Shiralkar: Anatomy of an achoo

Columnist Parth Shiralkar explains the anatomy of the sneeze while providing Greek context for its meaning. 

Parth Shiralkar

When I first arrived to the States and sneezed publicly into my hoodie, I was blessed by a random stranger in broad daylight. It was unlike anything I’d ever experienced in my life. I did some reading into it, and apparently, sneezing has had a superstitious connotation to it since ancient Greek times. In any case, given the “pandemically-charged” climate, I thought it would be nice to do a write-up on the topic. Warning: mildly gross content.

In the Midwest, typically, you’ll hear a “Bless you!” after a sneeze. This is done to prevent sudden death. The practice originated from the belief that your heart stops for a moment when you sneeze. Unfortunately, this is not the case. When you sneeze, the intrathoracic pressure in your body momentarily increases, so the heart gets a little less blood for a moment. It compensates by readjusting its pumping rhythm. Your heart, thus, doesn’t technically stop, it just skips a really fast beat.

Homer’s “Odyssey” also has instances of Greek heroes sneezing without context. In Book 17, Penelope (the queen) and Eumaeus (the shepherd) are talking, as a feast for the suitors takes place in the palace halls. Suddenly, Telemachus (the prince) sneezes loudly. Penelope laughs, because she takes this as an omen that the suitors would die, just like she had been discussing a moment ago. Xenophon, the ancient Greek soldier and writer, also writes about this in “Anabasis,” claiming that a sneeze is a sign from Zeus himself.

This sort of superstitious outlook isn’t uncommon in some Indian cultures either. If you sneeze while someone around you is planning something, it is generally taken as a good omen — what they’re planning will probably succeed. But if sneezing is so good for the success of plans, why don’t we sneeze all the time, on command? The answer is disarmingly simple: we can’t. Like other nonsensical bodily reactions (falling in love, for example), sneezing is a complex process.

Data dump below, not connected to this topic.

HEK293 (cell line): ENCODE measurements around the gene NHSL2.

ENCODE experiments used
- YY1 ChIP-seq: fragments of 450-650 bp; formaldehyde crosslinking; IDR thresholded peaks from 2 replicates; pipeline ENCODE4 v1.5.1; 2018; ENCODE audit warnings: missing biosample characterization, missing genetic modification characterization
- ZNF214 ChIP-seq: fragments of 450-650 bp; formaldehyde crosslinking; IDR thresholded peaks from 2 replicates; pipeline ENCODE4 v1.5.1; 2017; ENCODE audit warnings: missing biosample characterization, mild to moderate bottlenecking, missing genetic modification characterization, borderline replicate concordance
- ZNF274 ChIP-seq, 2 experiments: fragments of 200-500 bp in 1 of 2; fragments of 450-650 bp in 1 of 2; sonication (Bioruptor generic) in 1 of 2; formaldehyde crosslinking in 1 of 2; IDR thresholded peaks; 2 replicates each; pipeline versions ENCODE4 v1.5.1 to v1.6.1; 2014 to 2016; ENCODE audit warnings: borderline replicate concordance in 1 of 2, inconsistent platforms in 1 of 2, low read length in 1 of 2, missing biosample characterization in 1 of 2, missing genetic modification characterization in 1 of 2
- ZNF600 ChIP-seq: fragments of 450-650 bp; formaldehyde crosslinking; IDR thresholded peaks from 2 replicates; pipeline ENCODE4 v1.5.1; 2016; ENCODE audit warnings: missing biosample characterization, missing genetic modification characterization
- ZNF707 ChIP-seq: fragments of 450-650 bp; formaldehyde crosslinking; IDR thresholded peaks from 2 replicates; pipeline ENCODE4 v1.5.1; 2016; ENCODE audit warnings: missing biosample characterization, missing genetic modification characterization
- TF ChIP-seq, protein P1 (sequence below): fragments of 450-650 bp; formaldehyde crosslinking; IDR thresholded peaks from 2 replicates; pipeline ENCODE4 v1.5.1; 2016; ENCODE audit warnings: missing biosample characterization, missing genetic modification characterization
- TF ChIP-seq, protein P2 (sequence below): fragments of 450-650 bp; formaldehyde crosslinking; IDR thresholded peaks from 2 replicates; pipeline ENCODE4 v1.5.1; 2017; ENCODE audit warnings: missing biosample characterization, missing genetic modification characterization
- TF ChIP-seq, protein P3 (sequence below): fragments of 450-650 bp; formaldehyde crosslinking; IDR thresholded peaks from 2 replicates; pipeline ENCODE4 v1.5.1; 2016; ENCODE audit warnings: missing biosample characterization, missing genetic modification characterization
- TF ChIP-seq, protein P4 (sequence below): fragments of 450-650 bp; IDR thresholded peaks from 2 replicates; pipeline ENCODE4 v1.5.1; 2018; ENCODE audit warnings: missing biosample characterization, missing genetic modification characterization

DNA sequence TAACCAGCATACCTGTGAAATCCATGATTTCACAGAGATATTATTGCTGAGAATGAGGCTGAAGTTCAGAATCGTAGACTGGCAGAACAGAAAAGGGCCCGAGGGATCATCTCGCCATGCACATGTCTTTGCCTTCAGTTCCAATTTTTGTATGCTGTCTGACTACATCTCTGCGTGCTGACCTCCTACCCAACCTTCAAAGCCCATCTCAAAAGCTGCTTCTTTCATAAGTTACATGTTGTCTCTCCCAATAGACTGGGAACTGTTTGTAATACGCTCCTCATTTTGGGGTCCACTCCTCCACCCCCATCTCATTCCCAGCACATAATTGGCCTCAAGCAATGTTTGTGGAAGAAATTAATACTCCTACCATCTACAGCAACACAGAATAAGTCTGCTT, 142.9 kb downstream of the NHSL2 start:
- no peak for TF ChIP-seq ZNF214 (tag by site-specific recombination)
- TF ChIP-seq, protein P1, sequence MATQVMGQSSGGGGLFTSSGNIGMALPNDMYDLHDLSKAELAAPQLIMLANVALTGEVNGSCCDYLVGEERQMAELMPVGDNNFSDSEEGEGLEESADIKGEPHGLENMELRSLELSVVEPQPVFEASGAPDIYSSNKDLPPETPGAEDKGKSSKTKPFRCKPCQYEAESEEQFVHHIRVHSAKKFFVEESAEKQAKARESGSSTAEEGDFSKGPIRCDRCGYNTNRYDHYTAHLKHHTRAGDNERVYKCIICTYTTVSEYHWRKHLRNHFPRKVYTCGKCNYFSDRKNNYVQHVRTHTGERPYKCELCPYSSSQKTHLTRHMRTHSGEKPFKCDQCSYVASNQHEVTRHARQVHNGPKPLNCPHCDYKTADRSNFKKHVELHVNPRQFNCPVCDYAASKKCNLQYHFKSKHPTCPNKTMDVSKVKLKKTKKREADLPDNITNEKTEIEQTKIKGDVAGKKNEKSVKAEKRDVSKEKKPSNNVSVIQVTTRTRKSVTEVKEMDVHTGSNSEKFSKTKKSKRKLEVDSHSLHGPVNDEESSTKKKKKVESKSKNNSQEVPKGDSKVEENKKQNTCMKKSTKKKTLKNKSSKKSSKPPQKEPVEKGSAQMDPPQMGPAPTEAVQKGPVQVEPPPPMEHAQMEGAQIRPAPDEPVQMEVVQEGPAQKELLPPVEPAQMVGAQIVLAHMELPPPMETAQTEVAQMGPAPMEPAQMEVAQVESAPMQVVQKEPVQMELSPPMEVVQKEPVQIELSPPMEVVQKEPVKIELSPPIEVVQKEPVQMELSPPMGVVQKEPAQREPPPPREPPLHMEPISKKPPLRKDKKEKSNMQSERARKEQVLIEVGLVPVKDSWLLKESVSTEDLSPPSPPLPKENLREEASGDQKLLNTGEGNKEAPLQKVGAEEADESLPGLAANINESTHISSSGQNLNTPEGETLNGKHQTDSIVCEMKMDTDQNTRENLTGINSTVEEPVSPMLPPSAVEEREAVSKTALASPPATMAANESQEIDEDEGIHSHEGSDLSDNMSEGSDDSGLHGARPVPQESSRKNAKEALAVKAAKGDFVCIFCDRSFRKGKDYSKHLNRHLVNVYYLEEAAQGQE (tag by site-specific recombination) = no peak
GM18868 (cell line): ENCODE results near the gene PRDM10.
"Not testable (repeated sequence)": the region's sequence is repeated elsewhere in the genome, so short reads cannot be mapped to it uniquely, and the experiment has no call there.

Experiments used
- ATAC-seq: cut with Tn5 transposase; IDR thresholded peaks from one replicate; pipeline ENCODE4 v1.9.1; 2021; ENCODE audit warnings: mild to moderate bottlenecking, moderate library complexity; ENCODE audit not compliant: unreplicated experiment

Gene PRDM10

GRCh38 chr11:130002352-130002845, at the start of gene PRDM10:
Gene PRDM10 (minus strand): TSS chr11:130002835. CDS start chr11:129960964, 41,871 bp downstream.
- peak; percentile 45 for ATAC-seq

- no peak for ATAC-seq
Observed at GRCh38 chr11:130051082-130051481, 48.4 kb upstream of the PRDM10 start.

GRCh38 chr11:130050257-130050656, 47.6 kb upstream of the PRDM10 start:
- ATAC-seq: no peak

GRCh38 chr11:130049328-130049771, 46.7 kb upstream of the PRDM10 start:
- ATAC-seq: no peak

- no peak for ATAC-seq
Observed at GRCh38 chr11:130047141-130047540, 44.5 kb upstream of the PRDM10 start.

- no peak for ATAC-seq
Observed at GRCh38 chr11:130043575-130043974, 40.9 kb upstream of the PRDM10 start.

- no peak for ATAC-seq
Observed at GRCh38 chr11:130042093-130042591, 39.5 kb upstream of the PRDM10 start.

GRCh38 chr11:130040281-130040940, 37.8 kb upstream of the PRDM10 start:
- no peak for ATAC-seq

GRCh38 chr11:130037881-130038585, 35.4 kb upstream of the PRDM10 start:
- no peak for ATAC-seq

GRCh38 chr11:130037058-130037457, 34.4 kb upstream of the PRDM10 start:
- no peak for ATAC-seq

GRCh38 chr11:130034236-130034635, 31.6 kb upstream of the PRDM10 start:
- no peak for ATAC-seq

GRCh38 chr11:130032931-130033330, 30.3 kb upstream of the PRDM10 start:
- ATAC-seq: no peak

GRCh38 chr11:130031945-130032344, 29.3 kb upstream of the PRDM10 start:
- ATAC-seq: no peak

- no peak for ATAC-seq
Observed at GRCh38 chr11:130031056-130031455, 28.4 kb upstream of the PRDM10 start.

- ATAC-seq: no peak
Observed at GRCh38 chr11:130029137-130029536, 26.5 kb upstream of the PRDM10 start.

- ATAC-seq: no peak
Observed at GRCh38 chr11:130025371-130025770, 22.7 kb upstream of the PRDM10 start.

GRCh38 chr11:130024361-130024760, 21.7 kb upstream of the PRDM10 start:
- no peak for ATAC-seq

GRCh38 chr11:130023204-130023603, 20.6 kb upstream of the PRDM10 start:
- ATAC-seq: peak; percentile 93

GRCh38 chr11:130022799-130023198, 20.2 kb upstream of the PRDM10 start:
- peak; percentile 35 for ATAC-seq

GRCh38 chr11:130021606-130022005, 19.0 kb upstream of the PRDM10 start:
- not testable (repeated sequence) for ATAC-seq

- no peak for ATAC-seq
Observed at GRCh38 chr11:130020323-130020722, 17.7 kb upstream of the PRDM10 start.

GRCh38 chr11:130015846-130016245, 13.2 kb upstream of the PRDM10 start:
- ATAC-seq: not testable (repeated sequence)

It all starts in the nasal lining, the part where the mucus usually accumulates. The insides of our nostrils are lined with cilia — tiny hair-like structures that can detect irritants — which sense unwelcome (and usually ticklish) material. Then, pressure builds up inside your chest, your vocal cords close and then open and your diaphragm will move up. When this happens, your eyes will close while thousands of tiny droplets in the form of diluted goo are expelled at high speed though your nose and mouth. This is your body’s way to get rid of unwanted particles.

Some people also sneeze from standing under bright lights. This is called a photic sneeze reflex (also known as Autosomal Compelling Helio-Ophthalmic Outburst, or ACHOO). It’s a real acronym — there are naturally funny people in STEM. So no, you cannot control when you sneeze. Forcibly trying to stop a sneeze in a bad situation — like, say, in the middle of a prostate exam — is harmful to your eardrums as well. Et voila, you should sneeze when you feel one brewing up.

But while letting go of unwanted particles fast is good for your body, sadly, it is also a way for these particles to spread far and wide. Despite public unrest, the COVID-19 mask mandates really do make sense though, especially since sneezing is a primarily involuntary reflex. Wear a mask at all times you’re outside, and stay safe.